Benny and Joon Review
Benny and Joon is a whimsical romantic comedy about mental illness, family and slapstick. The film is bursting with big names in early roles such as Mary Stuart Masterson, Johnny Depp, Aidan Quinn, Oliver Platt, Julianne Moore, William H Macy and the ubiquitous C C H Pounder. The titular Benny and Joon are a brother and sister who live together because Joon has a serious unspecified mental disorder (symptoms make schizophrenia a likely candidate). Benny is at his wit’s end trying to take care of his sister during her ‘episodes’ and has put his own life on hold.
One night during a poker game with bizarre stakes, Joon loses and ‘wins’ Sam, a shy, unique young man who idolizes Buster Keaton. Reluctantly, Benny agrees to letting Sam come and live with them, but only because he needs someone to help watch Joon in the daytime. The two hit it off almost immediately and a sweet relationship begins to develop. But will the overprotective Benny understand?
I’m sure the word offbeat was created for films like this. Everything about it is unusual yet strangely appealing. The characters are charming, complex and very real. Despite coming across as a light, whimsical romance, this film is not afraid to delve into the decidedly less zany side of mental illness and represent the real struggles of people who are mentally ill. This is a movie that can be endearingly weird one moment then heartbreaking the next.
The soundtrack is perfectly matched to the film’s tone, jaunty and old fashioned. This only adds to the film’s sense of being slightly fantastical. There are indeed aspects of the film which feel unrealistic but seeing as it appears to be more of a fairy tale than a realistic portrayal of mental illness this is to be expected. The film never sensationalists these issues though.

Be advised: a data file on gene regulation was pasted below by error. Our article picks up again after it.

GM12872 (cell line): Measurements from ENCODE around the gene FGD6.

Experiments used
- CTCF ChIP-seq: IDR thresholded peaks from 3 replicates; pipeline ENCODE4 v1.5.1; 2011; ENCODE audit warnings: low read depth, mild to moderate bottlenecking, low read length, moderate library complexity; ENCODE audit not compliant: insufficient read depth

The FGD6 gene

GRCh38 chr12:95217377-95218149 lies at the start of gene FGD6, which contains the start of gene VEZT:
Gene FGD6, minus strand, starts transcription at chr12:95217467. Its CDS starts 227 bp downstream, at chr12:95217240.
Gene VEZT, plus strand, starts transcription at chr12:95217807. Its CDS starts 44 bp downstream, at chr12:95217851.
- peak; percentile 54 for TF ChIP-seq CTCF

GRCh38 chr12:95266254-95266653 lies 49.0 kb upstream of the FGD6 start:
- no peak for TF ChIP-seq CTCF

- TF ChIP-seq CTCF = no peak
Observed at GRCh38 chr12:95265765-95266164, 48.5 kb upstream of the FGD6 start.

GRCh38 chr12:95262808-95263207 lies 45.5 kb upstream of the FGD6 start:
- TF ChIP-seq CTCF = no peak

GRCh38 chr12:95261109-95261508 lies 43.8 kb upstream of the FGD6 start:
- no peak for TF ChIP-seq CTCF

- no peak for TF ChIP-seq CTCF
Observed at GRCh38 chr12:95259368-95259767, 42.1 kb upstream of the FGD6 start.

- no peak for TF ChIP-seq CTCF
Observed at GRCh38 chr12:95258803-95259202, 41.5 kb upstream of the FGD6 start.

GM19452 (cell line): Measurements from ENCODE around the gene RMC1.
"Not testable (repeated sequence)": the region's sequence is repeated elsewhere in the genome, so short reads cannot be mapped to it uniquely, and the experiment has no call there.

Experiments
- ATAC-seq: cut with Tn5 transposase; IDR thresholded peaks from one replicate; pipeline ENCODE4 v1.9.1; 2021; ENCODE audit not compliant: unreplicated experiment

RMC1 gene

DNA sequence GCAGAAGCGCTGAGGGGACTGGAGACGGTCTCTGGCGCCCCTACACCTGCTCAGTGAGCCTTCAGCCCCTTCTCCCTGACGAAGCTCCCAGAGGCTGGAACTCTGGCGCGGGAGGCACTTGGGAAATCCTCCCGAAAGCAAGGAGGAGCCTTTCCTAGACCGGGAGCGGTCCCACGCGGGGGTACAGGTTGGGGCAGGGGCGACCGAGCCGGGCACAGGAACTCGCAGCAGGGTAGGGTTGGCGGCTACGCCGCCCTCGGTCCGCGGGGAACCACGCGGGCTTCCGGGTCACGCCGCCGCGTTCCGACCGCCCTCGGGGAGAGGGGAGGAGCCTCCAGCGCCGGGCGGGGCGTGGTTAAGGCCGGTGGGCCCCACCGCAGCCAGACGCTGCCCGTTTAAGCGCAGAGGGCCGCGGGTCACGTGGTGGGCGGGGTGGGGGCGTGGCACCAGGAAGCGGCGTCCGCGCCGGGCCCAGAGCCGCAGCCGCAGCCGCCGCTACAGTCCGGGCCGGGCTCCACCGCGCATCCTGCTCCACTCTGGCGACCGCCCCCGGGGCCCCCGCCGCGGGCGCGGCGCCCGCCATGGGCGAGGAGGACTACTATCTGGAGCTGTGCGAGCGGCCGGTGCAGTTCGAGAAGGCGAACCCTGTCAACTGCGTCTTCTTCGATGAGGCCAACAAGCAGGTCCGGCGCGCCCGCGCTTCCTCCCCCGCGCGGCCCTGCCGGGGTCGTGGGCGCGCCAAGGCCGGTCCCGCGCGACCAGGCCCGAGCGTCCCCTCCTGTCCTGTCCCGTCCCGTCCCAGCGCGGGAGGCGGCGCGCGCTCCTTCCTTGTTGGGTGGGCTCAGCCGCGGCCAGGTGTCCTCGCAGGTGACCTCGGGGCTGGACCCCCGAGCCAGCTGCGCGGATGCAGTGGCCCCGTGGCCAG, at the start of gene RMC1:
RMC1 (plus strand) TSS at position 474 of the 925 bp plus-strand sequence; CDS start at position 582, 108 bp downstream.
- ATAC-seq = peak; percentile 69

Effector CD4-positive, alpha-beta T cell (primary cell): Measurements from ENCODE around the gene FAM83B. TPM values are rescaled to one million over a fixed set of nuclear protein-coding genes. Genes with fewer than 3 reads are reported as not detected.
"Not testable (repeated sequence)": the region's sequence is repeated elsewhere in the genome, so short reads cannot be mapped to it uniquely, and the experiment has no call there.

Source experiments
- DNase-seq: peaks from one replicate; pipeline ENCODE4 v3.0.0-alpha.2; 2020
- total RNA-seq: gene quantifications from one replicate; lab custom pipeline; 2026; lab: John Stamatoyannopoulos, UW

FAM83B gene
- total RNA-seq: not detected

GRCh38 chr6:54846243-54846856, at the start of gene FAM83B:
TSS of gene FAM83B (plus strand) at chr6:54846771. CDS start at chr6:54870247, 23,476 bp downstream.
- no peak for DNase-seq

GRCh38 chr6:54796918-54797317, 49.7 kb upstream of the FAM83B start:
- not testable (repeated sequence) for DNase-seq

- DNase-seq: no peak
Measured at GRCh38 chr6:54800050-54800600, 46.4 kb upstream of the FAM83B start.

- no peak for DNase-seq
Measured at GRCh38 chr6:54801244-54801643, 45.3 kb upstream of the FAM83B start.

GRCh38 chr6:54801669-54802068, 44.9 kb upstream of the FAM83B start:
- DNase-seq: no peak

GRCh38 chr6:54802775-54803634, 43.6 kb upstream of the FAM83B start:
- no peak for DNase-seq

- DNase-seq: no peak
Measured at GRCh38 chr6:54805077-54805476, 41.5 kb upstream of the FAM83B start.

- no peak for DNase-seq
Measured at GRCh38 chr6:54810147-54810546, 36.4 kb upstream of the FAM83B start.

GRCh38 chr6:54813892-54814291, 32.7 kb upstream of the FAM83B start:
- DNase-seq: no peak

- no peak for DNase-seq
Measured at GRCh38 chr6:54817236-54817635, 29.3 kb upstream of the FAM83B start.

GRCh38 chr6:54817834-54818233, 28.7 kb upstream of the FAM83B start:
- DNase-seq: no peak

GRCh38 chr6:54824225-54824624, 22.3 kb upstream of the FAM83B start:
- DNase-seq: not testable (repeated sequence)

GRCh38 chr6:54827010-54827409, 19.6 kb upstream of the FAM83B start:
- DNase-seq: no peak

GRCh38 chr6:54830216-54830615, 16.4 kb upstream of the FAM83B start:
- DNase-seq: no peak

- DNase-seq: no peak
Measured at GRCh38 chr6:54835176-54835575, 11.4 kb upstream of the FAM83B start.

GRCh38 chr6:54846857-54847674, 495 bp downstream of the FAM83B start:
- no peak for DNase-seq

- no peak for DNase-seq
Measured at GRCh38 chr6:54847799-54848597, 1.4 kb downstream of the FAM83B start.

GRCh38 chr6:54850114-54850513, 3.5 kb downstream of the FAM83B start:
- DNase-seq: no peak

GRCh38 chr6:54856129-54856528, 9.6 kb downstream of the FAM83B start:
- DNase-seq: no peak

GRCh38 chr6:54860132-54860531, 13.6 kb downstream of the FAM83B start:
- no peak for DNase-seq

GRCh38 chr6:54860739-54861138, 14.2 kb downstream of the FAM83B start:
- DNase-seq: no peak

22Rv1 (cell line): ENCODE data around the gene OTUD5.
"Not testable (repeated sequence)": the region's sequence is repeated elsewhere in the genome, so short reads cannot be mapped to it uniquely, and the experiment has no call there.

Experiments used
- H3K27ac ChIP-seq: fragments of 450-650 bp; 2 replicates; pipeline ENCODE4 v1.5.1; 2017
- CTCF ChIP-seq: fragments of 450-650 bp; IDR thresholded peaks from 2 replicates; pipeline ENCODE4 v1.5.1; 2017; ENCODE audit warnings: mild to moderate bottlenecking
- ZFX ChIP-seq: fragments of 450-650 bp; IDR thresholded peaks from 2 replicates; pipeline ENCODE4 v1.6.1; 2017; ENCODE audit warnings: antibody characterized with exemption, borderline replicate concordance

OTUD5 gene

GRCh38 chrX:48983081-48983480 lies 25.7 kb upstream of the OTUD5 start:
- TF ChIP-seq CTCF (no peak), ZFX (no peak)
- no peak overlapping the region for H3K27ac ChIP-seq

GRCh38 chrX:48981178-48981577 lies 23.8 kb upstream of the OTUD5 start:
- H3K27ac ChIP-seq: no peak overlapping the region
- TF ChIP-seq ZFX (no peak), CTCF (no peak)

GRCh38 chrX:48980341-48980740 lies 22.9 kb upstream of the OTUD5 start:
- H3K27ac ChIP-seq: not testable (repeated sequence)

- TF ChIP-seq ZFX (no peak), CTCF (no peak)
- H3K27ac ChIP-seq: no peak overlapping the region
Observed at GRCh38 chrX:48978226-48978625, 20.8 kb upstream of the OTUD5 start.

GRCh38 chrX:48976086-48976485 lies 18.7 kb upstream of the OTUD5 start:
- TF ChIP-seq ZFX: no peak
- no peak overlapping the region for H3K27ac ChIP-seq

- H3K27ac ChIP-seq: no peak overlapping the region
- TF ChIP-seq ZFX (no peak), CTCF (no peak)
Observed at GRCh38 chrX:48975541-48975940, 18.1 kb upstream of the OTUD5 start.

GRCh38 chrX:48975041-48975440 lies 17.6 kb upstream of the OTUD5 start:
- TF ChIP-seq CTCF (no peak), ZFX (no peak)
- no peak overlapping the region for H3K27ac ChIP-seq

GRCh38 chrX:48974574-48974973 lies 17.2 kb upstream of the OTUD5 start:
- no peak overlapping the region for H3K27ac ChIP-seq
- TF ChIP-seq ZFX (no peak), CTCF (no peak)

The film also makes use of old slapstick comedy as Sam performs engaging routines based on those of the masters. There is one particularly entertaining skit in a diner, where Johnny Depp reenacts a Charlie Chaplin sequence involving bread rolls which is terribly fun to watch. I have to admit to being a fan of these types of romances so my opinion may be a little biased. Nevertheless, the story is interesting and well put together. The performances are enjoyable, especially Johnny Depp as Sam. Mary Stuart Masterson is brilliant and enigmatic as Joon, playing her with understanding and obvious intelligence. Aidan Quinn turns in a sympathetic performance, playing the straight man to the other leads with a great amount of depth.
The film manages to be sweet without being overly saccharine. The love story is very believable and the chemistry between Depp and Masterson really shines. The physical comedy is genuinely laugh out loud and really captures the spirit of Keaton and Chaplin. Of course there are going to be many who do not see the appeal of such a film. However, If you enjoy stories about charming misfits who find one another and fall in love then I suggest giving Benny and Joon a chance.
Photo Credits: Metro-Goldwyn-Mayer
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